The Rohingya insurgency is starting to gain traction.
Pogroms and low-level anti-Muslim violence erupted in 2012 during Myanmar’s democratic transition. In large part this was allowed to fester because the international community was trying to support the new democratic government of Aung San Suu Kyi.
It was no surprise that after years of systematic human rights abuses, including the denial of citizenship rights or any other legal protections, and with the government limiting the ability of Rohingya people to work or to have food and medicine coming in, that a full-on insurgency broke out.
The insurgency was nascent for much of 2016 and the first half of 2017. It began as Harakah al-Yaqin (HaY), led by Attullah Abu Ammar Jununi, who was born in Pakistan and raised in Saudi Arabia before he returned home to lead the struggle.
The group publicly refers to itself as the Arakan Rohingya Salvation Army (ARSA). Low-level attacks began to occur on a more sustained basis in 2016. Much of the violence in Rakhine state was perpetrated by government-backed vigilantes, as state security forces did little to curtail them.
But ARSA was clearly responsible for some of the violence. And, very clearly, it seemed to provoke heavy-handed responses. In October 2016, ARSA, armed with machetes and other primitive weapons, staged attacks on police posts.
The government responded with pogroms, including attacks on civilians and arson attacks in Rohingya villages. The United Nations estimates violence in October and November 2016 led to about 87,000 Rohingya refugees to cross into southeastern Bangladesh, where about 400,000 had settled previously.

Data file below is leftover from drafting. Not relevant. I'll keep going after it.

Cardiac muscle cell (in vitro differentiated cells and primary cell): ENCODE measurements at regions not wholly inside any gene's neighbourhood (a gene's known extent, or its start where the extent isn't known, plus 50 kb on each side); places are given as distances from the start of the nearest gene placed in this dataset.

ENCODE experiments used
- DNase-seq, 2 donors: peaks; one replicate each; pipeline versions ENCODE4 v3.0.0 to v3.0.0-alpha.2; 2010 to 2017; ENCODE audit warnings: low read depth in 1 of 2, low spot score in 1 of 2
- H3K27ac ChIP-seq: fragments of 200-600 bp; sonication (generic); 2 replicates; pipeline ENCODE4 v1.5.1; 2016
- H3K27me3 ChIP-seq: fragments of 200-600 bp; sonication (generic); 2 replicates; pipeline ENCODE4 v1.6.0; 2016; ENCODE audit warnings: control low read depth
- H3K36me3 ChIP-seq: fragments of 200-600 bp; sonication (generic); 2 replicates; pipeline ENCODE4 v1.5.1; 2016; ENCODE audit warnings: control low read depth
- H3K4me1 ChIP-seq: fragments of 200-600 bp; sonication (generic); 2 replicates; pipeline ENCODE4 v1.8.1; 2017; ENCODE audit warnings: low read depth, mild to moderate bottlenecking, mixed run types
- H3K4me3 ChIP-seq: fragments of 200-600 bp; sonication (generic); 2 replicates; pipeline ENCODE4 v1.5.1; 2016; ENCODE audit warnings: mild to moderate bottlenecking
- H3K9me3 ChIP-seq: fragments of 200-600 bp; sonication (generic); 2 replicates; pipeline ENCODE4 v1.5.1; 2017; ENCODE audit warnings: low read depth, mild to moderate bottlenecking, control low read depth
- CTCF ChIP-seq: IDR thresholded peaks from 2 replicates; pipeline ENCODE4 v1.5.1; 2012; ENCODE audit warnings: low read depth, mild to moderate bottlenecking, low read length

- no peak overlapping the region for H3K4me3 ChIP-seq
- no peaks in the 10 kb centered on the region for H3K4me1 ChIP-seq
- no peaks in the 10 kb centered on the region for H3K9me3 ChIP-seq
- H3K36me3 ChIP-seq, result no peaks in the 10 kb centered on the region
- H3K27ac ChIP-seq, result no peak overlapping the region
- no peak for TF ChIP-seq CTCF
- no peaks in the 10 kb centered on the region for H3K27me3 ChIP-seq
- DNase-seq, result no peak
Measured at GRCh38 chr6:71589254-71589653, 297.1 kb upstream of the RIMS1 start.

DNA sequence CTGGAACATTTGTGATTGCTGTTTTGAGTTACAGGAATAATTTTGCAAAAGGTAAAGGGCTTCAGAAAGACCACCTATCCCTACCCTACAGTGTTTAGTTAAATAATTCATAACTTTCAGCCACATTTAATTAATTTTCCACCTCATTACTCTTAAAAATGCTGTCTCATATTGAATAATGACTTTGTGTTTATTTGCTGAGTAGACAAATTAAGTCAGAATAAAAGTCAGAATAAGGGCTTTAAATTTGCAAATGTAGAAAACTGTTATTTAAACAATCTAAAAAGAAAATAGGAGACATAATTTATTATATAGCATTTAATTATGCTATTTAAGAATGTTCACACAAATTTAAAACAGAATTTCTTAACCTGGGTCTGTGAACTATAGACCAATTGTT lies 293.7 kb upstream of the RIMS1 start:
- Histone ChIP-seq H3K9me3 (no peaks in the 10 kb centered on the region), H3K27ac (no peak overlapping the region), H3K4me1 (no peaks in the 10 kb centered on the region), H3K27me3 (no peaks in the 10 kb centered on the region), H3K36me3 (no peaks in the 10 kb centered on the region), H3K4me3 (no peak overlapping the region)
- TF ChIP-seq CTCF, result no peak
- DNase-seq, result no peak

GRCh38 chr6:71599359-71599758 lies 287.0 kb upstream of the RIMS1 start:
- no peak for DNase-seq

Earlier this month, two days after U.N. Special Representative Kofi Annan issued his report on the Myanmar government’s alleged mishandling of the 11 million Rohingya, about 150 ARSA militants attacked 24 to 30 police outposts in Rakhine state. ARSA claims the attacks were pre-emptive and done in self-defense.
Those attacks were a tactical failure: about 77 militants were killed, compared to only a dozen police, in the fighting. But the attacks were not meant to be tactical successes. They were meant to be a strategic victory.
ARSA knew all too well that the Myanmar military (Tatmadaw) could respond only one way: with an extremely heavy-handed “clearance operation” and total disregard for human rights. By Aug. 28, the death toll reached at least 104.
In the days after, thousands of refugees crossed into Bangladesh, with an additional 20,000 stuck in no man’s land along the border. Earlier, about 6,000 refugees, mainly women and children came under fire from the Tatmadaw as they tried to cross the frontier.
Human rights monitors witnessed Rohingya villages being set on fire. Human Rights Watch reported that in the four days following the Aug. 25 attacks, the number of villages burned down was significantly larger than the number burned last October and November.
‘Do they have any other choice?’
The fear is that the government’s abusive policies will further recruitment into ARSA. This is the self-fulfilling prophecy of extremists.